LASIK Risks and Complications
LASIK and other types of laser eye surgery, such as PRK and LASEK, have excellent safety profiles and very high success rates. They are designed to treat myopia (nearsightedness), hyperopia (farsightedness) and astigmatism, and can allow you to live without glasses or contacts.
Sight-threatening complications such as significant loss of vision from LASIK surgery are extremely rare, and many side effects and laser eye surgery complications can be resolved with additional surgery or medical treatment.
Like any other surgery, however, there are potential risks, side effects and limitations you should be fully aware of before electing to undergo the procedure (or any type of procedure, for that matter). Choosing a skilled and experienced LASIK eye surgeon can help reduce these risks and enable you to achieve the best possible results from laser eye surgery.
The first step is to determine if you are a good candidate for vision correction surgery. Your eye doctor will perform a thorough diagnostic eye exam to determine your suitability for LASIK surgery. He or she will evaluate: the shape and thickness of your cornea; your refractive errors and pupil size; the moistness of your eyes (to check for dry eye syndrome); your general health and medical history; and any medications you are taking.
Even if you are not a good candidate for LASIK, don't worry you might still be able to have your vision fixed with other vision correction surgery such as PRK, LASEK or implantable lenses.
LASIK Eye Surgery Risk Factors and Limitations
Not everyone is a suitable candidate for LASIK eye surgery. Certain conditions and anatomical factors can increase your risk of an undesirable outcome or limit optimal LASIK results. These include:
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- Too thin or irregular corneas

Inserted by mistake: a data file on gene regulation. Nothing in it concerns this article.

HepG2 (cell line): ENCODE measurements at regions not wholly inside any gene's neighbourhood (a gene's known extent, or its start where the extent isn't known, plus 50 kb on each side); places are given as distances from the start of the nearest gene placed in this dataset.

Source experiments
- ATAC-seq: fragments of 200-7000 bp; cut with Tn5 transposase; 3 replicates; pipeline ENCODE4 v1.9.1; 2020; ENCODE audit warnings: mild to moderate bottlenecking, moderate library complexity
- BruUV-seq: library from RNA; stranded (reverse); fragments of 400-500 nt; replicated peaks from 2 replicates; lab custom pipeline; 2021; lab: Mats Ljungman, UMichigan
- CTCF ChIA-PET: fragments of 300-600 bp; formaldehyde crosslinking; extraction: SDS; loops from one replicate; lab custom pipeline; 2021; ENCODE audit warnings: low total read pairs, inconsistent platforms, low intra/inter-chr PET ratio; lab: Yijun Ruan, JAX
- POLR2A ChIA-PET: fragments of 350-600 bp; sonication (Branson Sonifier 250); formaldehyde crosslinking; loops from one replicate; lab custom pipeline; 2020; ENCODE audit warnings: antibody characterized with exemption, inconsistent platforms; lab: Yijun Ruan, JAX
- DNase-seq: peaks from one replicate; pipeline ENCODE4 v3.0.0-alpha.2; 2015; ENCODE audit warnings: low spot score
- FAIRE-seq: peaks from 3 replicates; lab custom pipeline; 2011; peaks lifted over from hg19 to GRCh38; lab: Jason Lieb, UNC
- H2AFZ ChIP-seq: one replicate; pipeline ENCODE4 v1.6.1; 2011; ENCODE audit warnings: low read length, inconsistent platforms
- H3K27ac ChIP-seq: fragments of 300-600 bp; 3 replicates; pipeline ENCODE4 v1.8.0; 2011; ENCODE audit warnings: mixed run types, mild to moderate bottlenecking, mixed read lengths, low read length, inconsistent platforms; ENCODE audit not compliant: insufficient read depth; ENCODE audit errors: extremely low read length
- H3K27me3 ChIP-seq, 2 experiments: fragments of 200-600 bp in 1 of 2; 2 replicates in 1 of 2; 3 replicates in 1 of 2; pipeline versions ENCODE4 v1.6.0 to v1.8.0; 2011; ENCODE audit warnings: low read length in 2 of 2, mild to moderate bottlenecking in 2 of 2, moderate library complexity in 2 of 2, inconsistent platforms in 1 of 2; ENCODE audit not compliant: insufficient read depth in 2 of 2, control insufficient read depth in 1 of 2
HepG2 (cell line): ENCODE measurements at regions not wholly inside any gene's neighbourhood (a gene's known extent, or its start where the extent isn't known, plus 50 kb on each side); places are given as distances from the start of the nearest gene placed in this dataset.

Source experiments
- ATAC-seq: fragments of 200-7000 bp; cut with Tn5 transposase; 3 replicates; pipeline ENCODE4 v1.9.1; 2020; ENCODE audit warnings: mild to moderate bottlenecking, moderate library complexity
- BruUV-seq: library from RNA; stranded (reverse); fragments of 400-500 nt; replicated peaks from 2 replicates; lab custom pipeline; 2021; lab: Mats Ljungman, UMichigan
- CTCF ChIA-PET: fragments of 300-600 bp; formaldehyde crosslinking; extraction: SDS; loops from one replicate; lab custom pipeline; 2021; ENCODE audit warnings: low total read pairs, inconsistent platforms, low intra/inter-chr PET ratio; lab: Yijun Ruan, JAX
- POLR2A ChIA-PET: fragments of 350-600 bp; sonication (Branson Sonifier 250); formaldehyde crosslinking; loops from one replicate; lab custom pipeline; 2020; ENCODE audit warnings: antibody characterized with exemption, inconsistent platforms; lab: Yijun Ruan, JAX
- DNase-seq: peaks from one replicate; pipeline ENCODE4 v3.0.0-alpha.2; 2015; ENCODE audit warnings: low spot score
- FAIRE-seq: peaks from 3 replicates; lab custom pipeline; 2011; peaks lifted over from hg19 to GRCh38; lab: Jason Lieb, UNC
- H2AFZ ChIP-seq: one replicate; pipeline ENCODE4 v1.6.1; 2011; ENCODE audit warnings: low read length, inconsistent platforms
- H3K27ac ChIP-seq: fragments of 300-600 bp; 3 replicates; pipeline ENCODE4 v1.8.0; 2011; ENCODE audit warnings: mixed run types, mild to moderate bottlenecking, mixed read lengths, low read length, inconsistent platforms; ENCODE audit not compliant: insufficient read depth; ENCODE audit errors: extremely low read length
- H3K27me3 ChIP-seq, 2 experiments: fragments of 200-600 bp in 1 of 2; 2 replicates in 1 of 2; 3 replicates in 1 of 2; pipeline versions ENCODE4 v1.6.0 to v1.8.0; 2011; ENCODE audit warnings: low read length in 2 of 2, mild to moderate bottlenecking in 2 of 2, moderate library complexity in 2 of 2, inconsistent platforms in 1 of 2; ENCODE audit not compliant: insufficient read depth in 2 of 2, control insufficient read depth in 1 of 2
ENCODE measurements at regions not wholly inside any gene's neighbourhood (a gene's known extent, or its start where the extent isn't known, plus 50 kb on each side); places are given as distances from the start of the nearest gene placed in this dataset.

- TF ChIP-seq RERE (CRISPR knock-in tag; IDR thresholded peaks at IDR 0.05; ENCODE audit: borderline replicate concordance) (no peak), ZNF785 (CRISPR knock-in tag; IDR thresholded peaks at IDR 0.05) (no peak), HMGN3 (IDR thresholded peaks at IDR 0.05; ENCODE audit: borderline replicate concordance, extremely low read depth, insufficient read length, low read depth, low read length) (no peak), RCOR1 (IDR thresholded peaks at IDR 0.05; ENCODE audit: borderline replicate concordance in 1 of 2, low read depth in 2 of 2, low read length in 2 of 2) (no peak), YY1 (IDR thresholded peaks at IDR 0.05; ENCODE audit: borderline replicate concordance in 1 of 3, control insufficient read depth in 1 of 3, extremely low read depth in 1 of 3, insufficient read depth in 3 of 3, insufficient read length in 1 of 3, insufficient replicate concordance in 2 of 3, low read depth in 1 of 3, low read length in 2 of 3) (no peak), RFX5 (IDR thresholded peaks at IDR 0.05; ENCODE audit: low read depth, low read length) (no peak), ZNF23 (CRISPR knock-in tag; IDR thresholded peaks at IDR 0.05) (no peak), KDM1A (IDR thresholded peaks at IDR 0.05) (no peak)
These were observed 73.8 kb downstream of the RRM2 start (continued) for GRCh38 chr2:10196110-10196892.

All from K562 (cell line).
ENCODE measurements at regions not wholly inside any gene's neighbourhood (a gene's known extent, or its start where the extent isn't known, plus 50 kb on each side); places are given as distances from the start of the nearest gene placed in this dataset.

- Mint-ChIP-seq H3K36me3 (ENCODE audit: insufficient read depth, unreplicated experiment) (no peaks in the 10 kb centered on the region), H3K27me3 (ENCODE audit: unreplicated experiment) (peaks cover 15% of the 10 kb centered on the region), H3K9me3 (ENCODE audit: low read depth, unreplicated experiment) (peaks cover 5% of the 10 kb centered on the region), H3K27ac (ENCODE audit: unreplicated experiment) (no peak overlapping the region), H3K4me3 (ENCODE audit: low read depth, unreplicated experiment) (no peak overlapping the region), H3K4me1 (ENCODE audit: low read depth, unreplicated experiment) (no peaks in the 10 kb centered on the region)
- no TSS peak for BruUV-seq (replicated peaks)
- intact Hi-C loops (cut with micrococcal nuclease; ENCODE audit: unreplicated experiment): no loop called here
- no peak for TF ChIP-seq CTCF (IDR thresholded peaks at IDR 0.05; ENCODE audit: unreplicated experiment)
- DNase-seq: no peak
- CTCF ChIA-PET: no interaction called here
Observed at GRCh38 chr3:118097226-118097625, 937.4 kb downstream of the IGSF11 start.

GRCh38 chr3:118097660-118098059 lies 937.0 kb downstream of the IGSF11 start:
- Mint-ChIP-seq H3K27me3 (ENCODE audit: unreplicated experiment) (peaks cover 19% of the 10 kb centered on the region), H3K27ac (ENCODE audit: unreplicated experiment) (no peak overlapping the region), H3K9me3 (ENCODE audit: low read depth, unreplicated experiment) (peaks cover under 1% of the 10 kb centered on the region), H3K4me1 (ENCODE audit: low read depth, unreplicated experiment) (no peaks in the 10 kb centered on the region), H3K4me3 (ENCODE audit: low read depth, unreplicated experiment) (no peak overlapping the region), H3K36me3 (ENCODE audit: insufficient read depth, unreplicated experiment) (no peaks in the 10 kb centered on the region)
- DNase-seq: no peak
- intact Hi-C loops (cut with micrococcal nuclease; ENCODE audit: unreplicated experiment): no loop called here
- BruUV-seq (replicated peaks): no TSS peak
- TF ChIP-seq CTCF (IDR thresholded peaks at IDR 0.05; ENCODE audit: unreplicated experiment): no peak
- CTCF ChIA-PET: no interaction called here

- Large pupils
- High refractive error
- Unstable vision
- Dry eyes
- Your age
- If you are pregnant
- If you have certain degenerative or active autoimmune disorders
For a full checklist on LASIK risk factors and whether or not you are an appropriate candidate, read our LASIK Criteria for Success.
LASIK Side Effects and Complications
Millions of Americans have had LASIK eye surgery to correct their vision since it was introduced in the United States more than 20 years ago, and experienced LASIK surgeons report that serious complication rates can be held below 1 percent.
Common LASIK complications and side effects are listed below. Most of these problems can be resolved with medical treatment or additional "enhancement" surgery.
Temporary discomfort and vision disturbances. Discomfort during the first few days following LASIK surgery, such as mild irritation and light sensitivity, is normal and to be expected. During the first few weeks or months you also may experience: halos; glare and starbursts in low-light environments, especially at night; dry eye symptoms; hazy vision; and reduced sharpness of vision. In the vast majority of cases, these problems are temporary and disappear completely within three to six months.
Flap complications. The LASIK procedure involves the creation of a thin hinged flap on the front surface of the cornea. This is lifted during surgery for laser reshaping of the eye. The flap is then replaced to form a natural bandage.
If the LASIK flap is not made correctly, it may fail to adhere properly to the eye's surface or microscopic wrinkles called striae (STRIE-ee) could develop in the flap. These flap complications can cause optical aberrations and distorted vision.
Studies indicate that flap complications occur in from 0.3 to 5.7 percent of LASIK procedures, according to the April 2006 issue of American Journal of Ophthalmology. In a study of 3,009 consecutive LASIK surgeries performed August 2002 through July 2009 using a femtosecond laser for flap creation, flap complications occurred in fewer than one-half of 1 percent (0.37 percent) of these procedures, and all complications were successfully managed within the same surgical session.
Again, remember that you can reduce your risk of LASIK complications by choosing a reputable, experienced eye surgeon.
Some problems associated with LASIK flap complications include: